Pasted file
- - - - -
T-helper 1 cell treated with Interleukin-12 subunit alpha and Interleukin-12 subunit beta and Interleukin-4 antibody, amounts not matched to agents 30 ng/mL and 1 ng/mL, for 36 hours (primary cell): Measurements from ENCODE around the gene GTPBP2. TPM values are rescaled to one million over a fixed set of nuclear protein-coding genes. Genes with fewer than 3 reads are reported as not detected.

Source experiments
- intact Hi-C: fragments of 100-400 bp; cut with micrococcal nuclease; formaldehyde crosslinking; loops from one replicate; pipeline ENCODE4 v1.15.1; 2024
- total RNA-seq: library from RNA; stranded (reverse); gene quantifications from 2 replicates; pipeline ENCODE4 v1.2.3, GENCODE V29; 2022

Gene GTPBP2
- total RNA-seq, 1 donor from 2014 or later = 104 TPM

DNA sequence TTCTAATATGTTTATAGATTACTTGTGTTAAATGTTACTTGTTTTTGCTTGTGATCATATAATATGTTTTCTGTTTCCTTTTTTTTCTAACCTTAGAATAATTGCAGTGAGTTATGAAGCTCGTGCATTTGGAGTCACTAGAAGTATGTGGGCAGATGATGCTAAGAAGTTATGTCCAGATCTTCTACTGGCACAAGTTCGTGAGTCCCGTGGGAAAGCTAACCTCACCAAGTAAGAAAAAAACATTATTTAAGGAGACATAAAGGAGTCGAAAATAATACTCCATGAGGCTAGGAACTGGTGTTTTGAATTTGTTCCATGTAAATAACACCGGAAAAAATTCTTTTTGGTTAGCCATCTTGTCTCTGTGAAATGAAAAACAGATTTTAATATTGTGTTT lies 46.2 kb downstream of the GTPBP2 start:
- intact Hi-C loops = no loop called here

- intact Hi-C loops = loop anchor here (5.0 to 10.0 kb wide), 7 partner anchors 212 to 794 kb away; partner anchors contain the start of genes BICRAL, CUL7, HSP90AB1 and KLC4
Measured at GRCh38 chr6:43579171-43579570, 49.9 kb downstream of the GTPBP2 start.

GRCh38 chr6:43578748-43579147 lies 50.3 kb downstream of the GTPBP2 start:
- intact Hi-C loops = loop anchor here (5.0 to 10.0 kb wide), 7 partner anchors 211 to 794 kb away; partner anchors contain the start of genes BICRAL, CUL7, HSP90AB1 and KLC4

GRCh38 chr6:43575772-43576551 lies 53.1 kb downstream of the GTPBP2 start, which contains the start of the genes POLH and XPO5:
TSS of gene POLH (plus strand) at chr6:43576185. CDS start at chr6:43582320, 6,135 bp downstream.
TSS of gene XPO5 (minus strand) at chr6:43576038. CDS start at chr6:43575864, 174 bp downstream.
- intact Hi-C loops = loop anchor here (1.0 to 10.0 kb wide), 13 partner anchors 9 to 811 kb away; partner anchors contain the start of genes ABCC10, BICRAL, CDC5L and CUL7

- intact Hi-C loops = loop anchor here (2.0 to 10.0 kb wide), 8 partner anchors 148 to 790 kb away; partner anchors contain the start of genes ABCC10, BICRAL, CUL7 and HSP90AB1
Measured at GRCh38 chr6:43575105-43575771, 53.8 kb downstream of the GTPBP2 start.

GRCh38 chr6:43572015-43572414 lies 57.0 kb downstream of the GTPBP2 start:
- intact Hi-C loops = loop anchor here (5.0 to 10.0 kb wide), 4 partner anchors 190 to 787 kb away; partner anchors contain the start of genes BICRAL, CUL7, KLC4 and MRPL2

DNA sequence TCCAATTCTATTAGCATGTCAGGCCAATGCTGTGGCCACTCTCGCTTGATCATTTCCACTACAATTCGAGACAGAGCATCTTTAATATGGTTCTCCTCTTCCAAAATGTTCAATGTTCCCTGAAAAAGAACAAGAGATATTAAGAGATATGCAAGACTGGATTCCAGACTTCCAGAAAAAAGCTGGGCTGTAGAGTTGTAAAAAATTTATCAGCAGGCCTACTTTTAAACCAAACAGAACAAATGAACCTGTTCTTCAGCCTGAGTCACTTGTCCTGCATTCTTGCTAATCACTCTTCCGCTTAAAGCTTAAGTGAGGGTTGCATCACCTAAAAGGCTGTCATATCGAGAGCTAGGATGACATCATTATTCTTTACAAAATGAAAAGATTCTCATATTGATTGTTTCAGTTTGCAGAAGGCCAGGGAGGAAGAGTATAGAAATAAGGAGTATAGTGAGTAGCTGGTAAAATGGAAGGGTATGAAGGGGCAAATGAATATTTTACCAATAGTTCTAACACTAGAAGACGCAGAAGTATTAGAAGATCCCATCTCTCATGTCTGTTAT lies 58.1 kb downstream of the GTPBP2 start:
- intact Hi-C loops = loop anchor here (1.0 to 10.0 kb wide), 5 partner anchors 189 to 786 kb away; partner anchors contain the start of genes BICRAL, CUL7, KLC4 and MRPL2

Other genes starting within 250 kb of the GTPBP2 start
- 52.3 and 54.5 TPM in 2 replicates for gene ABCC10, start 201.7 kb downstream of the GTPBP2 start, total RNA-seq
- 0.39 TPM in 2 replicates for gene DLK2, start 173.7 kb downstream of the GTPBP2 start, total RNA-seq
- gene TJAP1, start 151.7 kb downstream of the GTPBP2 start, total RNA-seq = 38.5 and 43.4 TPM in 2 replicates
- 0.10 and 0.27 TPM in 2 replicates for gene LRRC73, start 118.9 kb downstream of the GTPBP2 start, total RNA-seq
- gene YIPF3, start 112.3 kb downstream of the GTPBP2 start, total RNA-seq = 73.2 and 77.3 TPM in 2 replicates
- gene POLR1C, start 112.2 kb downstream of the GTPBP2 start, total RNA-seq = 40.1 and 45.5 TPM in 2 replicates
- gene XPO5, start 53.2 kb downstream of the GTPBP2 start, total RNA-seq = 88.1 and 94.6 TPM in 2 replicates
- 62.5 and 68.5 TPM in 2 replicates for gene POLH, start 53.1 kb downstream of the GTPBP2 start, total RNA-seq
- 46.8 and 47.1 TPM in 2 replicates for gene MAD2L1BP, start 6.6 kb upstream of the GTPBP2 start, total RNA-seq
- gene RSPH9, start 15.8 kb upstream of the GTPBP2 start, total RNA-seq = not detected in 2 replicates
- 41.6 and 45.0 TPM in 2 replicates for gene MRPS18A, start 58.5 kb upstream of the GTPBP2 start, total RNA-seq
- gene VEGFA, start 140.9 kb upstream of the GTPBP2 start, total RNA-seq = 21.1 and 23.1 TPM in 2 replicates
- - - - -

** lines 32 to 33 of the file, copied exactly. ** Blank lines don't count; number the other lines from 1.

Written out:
- 46.8 and 47.1 TPM in 2 replicates for gene MAD2L1BP, start 6.6 kb upstream of the GTPBP2 start, total RNA-seq
- gene RSPH9, start 15.8 kb upstream of the GTPBP2 start, total RNA-seq = not detected in 2 replicates